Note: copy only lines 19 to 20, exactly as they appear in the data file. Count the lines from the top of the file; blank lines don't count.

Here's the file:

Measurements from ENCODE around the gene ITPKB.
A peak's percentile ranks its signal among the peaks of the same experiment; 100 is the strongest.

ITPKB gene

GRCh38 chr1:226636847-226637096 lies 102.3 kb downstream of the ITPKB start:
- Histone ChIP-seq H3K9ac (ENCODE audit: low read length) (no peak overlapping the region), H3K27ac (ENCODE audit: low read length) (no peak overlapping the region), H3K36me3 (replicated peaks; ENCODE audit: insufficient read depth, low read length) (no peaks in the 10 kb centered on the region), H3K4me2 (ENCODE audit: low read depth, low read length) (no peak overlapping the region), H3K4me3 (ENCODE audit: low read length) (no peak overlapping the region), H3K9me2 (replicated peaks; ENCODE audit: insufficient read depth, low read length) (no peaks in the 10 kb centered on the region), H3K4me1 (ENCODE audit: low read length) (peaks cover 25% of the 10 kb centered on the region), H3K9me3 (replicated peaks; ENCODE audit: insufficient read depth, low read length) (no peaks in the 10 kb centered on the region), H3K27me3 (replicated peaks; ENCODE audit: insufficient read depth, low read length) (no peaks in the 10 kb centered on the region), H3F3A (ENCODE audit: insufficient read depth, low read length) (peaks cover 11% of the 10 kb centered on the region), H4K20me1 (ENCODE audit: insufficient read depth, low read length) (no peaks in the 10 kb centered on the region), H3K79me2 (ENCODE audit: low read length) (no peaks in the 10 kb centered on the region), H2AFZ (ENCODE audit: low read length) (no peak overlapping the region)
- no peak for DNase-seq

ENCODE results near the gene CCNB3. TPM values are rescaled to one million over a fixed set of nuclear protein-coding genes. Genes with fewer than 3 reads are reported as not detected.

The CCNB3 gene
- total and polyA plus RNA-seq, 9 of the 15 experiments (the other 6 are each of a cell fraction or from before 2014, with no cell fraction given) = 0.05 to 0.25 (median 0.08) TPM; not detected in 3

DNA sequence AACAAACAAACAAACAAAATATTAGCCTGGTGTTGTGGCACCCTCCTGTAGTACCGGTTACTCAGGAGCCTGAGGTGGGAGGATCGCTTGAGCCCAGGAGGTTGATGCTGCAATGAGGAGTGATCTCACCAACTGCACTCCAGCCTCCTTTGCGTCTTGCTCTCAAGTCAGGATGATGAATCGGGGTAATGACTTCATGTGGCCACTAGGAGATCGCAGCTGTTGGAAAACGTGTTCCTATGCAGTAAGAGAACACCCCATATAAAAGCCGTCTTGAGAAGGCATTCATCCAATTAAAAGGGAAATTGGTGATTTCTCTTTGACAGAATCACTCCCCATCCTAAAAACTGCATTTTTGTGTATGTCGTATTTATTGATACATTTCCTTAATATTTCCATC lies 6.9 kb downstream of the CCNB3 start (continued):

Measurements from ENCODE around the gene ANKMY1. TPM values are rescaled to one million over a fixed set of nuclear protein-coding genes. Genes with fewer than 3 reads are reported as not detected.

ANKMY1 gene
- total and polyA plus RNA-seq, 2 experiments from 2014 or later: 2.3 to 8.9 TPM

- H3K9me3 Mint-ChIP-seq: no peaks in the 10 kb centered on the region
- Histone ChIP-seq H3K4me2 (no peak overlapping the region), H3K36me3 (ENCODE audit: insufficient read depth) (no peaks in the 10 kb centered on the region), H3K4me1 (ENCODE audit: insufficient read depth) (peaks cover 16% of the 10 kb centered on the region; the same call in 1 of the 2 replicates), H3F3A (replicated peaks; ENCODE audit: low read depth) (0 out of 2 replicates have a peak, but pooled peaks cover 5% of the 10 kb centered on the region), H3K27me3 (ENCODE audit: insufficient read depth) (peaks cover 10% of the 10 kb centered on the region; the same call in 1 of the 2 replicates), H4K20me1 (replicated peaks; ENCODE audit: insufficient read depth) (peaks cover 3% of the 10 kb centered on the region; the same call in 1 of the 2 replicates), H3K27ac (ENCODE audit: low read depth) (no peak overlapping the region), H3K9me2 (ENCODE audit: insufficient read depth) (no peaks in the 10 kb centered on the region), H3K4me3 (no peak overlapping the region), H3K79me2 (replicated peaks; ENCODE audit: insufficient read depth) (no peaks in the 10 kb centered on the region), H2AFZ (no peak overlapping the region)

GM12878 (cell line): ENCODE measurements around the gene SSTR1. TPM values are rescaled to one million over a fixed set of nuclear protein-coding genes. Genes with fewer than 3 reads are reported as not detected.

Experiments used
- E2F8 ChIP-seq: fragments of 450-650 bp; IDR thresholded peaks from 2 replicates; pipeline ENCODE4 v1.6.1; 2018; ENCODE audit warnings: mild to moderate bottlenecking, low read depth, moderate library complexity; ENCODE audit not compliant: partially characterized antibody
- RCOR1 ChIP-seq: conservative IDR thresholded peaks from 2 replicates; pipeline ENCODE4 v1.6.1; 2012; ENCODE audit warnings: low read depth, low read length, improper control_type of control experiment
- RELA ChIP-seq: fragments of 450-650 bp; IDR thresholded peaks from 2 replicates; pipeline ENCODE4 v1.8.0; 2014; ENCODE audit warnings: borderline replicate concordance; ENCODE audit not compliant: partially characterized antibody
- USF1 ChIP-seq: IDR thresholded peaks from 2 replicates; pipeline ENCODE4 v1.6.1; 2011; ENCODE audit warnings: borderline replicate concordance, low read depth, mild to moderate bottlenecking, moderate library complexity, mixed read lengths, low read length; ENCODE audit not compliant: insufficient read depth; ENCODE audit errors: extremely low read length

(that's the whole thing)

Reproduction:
- RCOR1 ChIP-seq: conservative IDR thresholded peaks from 2 replicates; pipeline ENCODE4 v1.6.1; 2012; ENCODE audit warnings: low read depth, low read length, improper control_type of control experiment
- RELA ChIP-seq: fragments of 450-650 bp; IDR thresholded peaks from 2 replicates; pipeline ENCODE4 v1.8.0; 2014; ENCODE audit warnings: borderline replicate concordance; ENCODE audit not compliant: partially characterized antibody